Phoenix Suns celebrate 50th season in the valley

Photo by Michael Tipton

Photo by Michael Tipton

Austin Bell, Staff Writer

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Few things can bring a country, state or city together than sports. The very state of playing or watching sports brings different people across cultures together to share something we can all enjoy.

2018 marks the Phoenix Suns 50th season and year in Phoenix. At the start of the season, the Phoenix Suns held a special commemoration event at the Phoenix Sky Harbor Airport aptly named Slam Dunk at 50, which kicked off a season-long celebration of the Phoenix Suns

50 years in the Valley. Not only did the event feature the past and present, but a new jersey redesign from Nike blended the old uniforms with the new.

The 2017-2018 season has been underway for a few months; we’re not even a quarter into it, but the present Phoenix Suns team is already showing promise. Before the present or the future can be discussed, it’s helpful to see how the Phoenix Suns got here.

The Beginning of the Sun Burst

The Suns were one of two franchises to join the NBA at the start of the 1968–69 season, alongside the Milwaukee Bucks. This made the Phoenix Suns an expansion team, the first pro team to appear in the Valley. It wouldn’t be until 1976 when the Suns would reach the NBA finals. After that final appearance, the Phoenix Suns enjoyed several successful seasons, but never quite reached the heights of the finals during their 1976 season.

Around the late to mid-nineties, there was a resurgence in talent, with Kevin Johnson and future Hall of Famer Charles Barkley joining the team. Again during the 90s,  the team achieved many levels of success. This success culminated in a return trip to the NBA finals in 1993. In the finals games, the Charles Barkley-led Suns faced off against the Chicago Bulls where they eventually lost, four games to two.  After this, the Phoenix Suns had average seasons.

AP Photo/Fred Jewell

Phoenix Suns' Paul Westphal (44) drives toward the basket as Chicago Bulls' Tom Kropp (44) makes an effort to block his advance duirng NBA action in Chicago, Jan. 12, 1976.

Steve Nash Era    

However, the 2004–05 season marked the Sun’s return to the NBA’s elite, finishing with the best record at 62–20, and tying a franchise record set by the 1992–93 team. This was a major improvement from its 29-53 record just the season before. They ended up setting a team record for greatest season improvement with 33 games. This feat was made possible by the off-season signing of All-Star point guard Steve Nash from Dallas, who had formerly played for the Suns at the beginning of his career. During this season Nash won the Most Valuable Player award joining Barkley as the only Phoenix Suns player to win MVP. The following year would be another stellar year in which Nash would win another MVP. The Phoenix Suns would make it all the way to Western Conference Finals, albeit with a string of high-profile injuries before losing to the Dallas Mavericks.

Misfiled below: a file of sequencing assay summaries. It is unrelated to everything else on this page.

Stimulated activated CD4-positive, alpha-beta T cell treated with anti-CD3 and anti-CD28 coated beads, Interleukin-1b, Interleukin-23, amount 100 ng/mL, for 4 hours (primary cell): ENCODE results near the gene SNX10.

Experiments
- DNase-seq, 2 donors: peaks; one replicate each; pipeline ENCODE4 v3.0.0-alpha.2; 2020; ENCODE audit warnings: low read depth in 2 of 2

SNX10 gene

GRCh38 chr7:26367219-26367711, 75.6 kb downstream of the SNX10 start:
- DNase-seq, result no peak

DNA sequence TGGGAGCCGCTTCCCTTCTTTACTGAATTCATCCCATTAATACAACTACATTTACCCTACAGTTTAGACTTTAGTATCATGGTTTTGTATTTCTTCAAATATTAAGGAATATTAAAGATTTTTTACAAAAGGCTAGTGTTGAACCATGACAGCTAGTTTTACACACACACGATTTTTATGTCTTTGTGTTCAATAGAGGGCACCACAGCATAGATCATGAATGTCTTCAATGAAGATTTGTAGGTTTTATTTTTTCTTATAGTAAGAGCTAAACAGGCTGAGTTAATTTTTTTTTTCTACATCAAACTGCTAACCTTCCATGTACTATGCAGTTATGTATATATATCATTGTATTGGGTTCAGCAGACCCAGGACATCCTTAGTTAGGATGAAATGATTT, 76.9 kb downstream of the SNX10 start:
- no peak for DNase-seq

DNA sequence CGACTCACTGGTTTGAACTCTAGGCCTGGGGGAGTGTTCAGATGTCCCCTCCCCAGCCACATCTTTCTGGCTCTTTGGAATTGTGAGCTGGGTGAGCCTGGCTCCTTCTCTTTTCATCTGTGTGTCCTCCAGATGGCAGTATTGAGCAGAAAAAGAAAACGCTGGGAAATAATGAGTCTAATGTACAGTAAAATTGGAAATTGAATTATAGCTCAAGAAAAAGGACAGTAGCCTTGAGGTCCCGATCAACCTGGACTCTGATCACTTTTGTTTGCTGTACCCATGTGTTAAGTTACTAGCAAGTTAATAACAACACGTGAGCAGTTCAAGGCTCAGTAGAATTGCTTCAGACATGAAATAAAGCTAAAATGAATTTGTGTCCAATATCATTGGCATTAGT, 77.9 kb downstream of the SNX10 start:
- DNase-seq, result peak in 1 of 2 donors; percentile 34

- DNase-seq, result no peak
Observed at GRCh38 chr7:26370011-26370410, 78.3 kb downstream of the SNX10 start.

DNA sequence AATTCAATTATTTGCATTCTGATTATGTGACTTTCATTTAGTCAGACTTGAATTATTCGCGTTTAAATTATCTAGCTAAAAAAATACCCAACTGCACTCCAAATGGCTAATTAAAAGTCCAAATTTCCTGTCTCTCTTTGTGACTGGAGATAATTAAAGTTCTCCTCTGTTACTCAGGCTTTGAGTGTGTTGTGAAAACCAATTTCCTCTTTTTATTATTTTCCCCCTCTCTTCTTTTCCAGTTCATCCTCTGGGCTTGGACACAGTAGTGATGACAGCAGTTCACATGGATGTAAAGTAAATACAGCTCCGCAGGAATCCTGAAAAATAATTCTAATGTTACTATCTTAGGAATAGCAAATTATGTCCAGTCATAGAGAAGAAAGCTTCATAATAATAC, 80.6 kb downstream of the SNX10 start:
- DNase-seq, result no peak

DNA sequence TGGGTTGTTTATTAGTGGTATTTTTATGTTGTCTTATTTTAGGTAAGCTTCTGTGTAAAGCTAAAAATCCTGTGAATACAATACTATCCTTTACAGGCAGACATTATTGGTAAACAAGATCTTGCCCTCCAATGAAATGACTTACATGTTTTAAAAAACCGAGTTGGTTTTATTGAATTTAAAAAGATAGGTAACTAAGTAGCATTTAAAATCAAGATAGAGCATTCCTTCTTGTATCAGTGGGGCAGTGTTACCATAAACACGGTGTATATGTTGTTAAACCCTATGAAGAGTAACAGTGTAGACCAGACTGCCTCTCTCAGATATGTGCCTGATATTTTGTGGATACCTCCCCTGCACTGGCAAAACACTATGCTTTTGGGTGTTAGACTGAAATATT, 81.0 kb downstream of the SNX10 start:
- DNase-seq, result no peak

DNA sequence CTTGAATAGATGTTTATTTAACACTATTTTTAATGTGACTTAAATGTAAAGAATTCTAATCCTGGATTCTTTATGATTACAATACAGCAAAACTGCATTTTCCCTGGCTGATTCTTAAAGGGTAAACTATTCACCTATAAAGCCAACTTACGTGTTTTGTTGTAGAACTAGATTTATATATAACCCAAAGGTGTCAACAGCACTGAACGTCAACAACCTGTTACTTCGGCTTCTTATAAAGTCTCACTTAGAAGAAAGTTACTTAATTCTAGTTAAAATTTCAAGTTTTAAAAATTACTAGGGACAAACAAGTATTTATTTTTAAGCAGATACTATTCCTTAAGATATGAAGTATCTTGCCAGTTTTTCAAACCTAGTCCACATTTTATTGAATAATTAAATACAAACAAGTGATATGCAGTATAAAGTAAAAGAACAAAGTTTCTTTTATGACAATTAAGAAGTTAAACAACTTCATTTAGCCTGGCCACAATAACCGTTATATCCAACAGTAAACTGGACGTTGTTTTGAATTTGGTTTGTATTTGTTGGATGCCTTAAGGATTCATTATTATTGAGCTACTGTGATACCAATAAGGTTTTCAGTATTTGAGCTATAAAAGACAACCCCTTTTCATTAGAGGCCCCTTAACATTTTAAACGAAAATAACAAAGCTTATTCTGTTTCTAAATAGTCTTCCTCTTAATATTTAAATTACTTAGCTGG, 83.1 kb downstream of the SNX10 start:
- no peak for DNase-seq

Under coach  Mike D’Antoni, the Phoenix Suns implemented the “seven seconds or less” rule. This offensive philosophy was highlighted by fast offensive breaks that left opposing defenses.  At the time, the Phoenix Suns were considered one of the most exciting teams to watch.  

Phoenix native, Berto Gonzalez recalled, in an e-mail interview, his favorite moments of this era since the Phoenix Suns inception.

“I would like to think I’ve always been a fan, but the moment that really resonated with me is back during a bout with the Spurs in the Western Conference Semifinals when Goran Dragic came off the bench and dropped 26 in the 4th quarter alone to give us a crucial game 3; that was when I really felt the passion come out as a Suns fan.”

Present and Future

Following a string of up and down seasons from 2007 to 2012, the Suns traded Nash to the Los Angeles Lakers. During that five years, other key players were traded as well such as Amare Stoudemire and Shawn Marion. Also, after an assortment of rotating coaches being hired in brief stints then let go, including, Alvin Gentry and Jeff Hornacek, lead the Phoenix Suns to where they are today. The current Suns team and management is embracing what fans call the “The Timeline,”  a catchphrase that reflects the current philosophy of slow growth through drafting and developing young players. This started with the 2015 draft acquiring Devin Booker. He has become the defacto leader of the current Suns team along with younger players Marquese Chriss and Josh Jackson.

 Even with the young talent, it will be a long uphill battle to return to relevance. During the prior offseason, many western conference teams made blockbuster trades that have made it more competitive than ever.

The beginning of the season got off to a wrong start; the Suns head coach Earl Watson was fired and Eric Bledsoe, a key player in the Sun’s rotation, demanded a trade from the team.

Gonzalez stated,  “It’s, unfortunately, going to be a long and arduous journey, but overall one for the better because Booker is without a doubt the next superstar in line, in another year or two. It all depends on this coming offseason with a new coaching hire to solidify the young core we have and also, cashing in the assets we have like draft picks for some good and usable veterans to increase the quality of play and for the guidance of putting the raw young talent together.”

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Phoenix Suns celebrate 50th season in the valley